The CBS news magazine 60 Minutes will feature a story about UBS whistleblower Bradley Birkenfeld this Sunday. In the story, Birkenfeld says he is the first Swiss banker ever to speak publicly about the famously secretive industry. He provided inside information that helped uncover thousands of untaxed Swiss accounts at his former employer, UBS. The accounts were owned by Americans and, so far, not one of their owners has gone to jail. But Birkenfeld is scheduled to enter a federal prison on January 8 for a 40-month term that he thinks he doesn't deserve. The interview will be broadcast Sunday, Jan. 3, at 7 p.m. ET/PT.Continue Reading...
Attorneys for UBS whistleblower Bradley Birkenfeld have written to U.S. Attorney General Eric Holder asking that he reconsider the Justice Department's prior recommendation that Birkenfeld be sentenced to prison. The attorneys have asked specifically that the Justice Department investigate the veracity of statements made by the lead prosecutor in Birkenfeld's case. The letter and documents show that Birkenfeld was desperately seeking a "friendly subpoena" to protect him from prosecution by Swiss authorities. With a subpoena, he could reveal the names of particular clients who used UBS accounts to evade US taxes. The prosecutor claimed at Birkenfeld's sentencing hearing that he delayed disclosure of the names of his clients to further their tax evasion scheme.
Birkenfeld's new attorneys, Stephen M. Kohn and Dean Zerbe of Kohn, Kohn & Colapinto, LLP, point to specific emails in which Birkenfeld's prior attorneys begged staffers of a Senate committee to issue a subpoena so that Birkenfeld could provide more detailed disclosures about the tax evasions of specific clients. The Senate committee did then issue the subpoena, and Birkenfeld provided the names of UBS clients evading taxes before the Justice Department issued its indictment of Birkenfeld. Kohn and Zerbe have asked Attorney General Holder to review the prosecutor's claim of non-cooperation, find that it was untrue, and vacate both the recommendation of prison and the decision to indict Birkenfeld.
You can TAKE ACTION by sending your own letter to Attornery General Holder.
"Mr. Birkenfeld's case is unique in the history of tax law prosecutions," Kohn and Zerbe's letter states. Birkenfeld exposed a massive tax evasion scheme by the world's largest bank. He helped the U.S. recover over one billion dollars in tax revenue. His disclosures led to the identification of over 14,000 taxpayers who had used offshore accounts to hide their assets and avoid taxes. The letter concludes:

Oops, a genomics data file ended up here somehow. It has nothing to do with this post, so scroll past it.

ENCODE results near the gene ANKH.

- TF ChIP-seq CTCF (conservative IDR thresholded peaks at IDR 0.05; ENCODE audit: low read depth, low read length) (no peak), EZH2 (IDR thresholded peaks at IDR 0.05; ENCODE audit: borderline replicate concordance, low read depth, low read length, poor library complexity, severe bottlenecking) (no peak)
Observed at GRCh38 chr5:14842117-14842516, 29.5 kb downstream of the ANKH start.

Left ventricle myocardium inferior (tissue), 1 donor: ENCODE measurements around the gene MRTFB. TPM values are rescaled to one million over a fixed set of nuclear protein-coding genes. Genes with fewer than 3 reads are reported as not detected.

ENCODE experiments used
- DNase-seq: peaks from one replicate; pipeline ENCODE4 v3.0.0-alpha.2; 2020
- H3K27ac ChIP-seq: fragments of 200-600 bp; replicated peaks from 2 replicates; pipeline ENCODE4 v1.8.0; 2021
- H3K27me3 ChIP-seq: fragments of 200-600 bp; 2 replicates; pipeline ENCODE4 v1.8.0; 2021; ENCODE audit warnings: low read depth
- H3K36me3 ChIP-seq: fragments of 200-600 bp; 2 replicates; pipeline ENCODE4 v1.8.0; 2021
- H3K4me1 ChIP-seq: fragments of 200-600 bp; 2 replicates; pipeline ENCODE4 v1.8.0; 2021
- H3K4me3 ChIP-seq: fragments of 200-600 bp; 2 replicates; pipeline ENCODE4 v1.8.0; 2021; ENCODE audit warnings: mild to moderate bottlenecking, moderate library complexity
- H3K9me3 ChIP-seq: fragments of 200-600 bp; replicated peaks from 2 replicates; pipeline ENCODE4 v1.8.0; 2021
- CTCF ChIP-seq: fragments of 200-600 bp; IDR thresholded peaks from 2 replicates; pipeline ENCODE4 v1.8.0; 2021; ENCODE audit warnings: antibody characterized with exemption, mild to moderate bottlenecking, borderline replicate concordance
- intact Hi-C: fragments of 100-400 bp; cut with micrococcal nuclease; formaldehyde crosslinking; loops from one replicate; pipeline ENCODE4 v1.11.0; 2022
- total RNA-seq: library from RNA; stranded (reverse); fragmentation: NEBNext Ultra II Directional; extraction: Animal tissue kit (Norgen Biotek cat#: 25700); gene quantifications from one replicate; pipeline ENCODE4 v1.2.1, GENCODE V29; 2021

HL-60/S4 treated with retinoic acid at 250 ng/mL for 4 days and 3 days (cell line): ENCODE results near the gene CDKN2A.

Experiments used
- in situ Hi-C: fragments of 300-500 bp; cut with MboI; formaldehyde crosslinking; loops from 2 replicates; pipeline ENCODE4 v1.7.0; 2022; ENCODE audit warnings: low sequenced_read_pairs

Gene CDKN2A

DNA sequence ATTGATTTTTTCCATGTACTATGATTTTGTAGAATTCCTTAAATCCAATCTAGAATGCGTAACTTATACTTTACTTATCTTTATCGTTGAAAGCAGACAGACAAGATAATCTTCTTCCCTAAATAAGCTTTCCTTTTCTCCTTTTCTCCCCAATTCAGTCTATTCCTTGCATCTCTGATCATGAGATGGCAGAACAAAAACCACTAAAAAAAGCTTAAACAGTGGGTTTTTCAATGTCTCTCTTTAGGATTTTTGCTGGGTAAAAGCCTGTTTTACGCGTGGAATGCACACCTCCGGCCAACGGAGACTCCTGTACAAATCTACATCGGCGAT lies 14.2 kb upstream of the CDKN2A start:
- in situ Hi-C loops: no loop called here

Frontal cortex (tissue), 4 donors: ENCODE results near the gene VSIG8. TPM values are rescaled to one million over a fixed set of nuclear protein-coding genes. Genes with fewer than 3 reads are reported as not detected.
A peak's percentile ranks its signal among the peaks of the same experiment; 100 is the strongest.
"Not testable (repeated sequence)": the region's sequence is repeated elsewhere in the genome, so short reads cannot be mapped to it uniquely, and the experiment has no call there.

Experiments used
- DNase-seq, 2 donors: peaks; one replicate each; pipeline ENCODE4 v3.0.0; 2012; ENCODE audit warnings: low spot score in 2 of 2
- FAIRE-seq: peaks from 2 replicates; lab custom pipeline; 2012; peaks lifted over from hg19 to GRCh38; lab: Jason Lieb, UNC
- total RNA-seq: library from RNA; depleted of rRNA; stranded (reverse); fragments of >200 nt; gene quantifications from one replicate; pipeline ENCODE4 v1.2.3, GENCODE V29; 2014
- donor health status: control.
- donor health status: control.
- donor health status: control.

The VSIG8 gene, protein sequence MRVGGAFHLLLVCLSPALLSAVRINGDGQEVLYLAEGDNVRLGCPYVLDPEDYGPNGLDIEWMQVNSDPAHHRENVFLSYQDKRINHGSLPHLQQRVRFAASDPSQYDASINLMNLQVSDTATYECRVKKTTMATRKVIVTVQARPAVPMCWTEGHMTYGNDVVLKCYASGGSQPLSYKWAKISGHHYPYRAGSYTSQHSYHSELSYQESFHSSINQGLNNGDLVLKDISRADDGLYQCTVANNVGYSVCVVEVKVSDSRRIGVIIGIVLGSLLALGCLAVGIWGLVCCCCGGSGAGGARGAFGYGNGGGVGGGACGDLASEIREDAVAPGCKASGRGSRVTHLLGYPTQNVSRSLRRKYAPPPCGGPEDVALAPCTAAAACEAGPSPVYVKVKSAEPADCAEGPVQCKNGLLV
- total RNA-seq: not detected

On its face it is troubling to imprison the only person responsible for exposing these massive and systemic frauds. However, the fact that the decision to indict Mr. Birkenfeld, and seek a long prison sentence for Mr. Birkenfeld, was predicated on false, misleading, inaccurate and incomplete information is simply intolerable.
The Wall Street Journal is reporting this letter to the Attorney General today. You can follow this link to the WSJ Law Blog entry about it.
I have received calls and emails asking why the NWC supports UBS whistleblower Brad Birkenfeld. This article published on Forbes.com helps answer that question. Mr. Birkenfeld, like countless other employees, blew the whistle because he believed it was the right thing to do. When Mr. Birkenfeld’s multiple efforts to correct the problem internally failed, he resigned. However, Mr. Birkenfeld did not stop there. He voluntarily approached the federal government to report the UBS tax fraud scheme. Some of the steps he took occurred before the IRS passed its whistleblower reward programs. Unfortunately, instead of protecting Mr. Birkenfeld, the Department of Justice (DOJ) chose to prosecute him. Mr. Birkenfeld will be starting a 40-month sentence on January 8, 2010. The precedent set by the DOJ treatment of Mr. Birkenfeld has sent a chilling message to future whistleblowers. Please take a minute to read “Whistleblowing: A Get-Rich-Quick Scheme?” and then TAKE ACTION by demanding that Attorney General Holder immediately and independently review Mr. Birkenfeld’s case.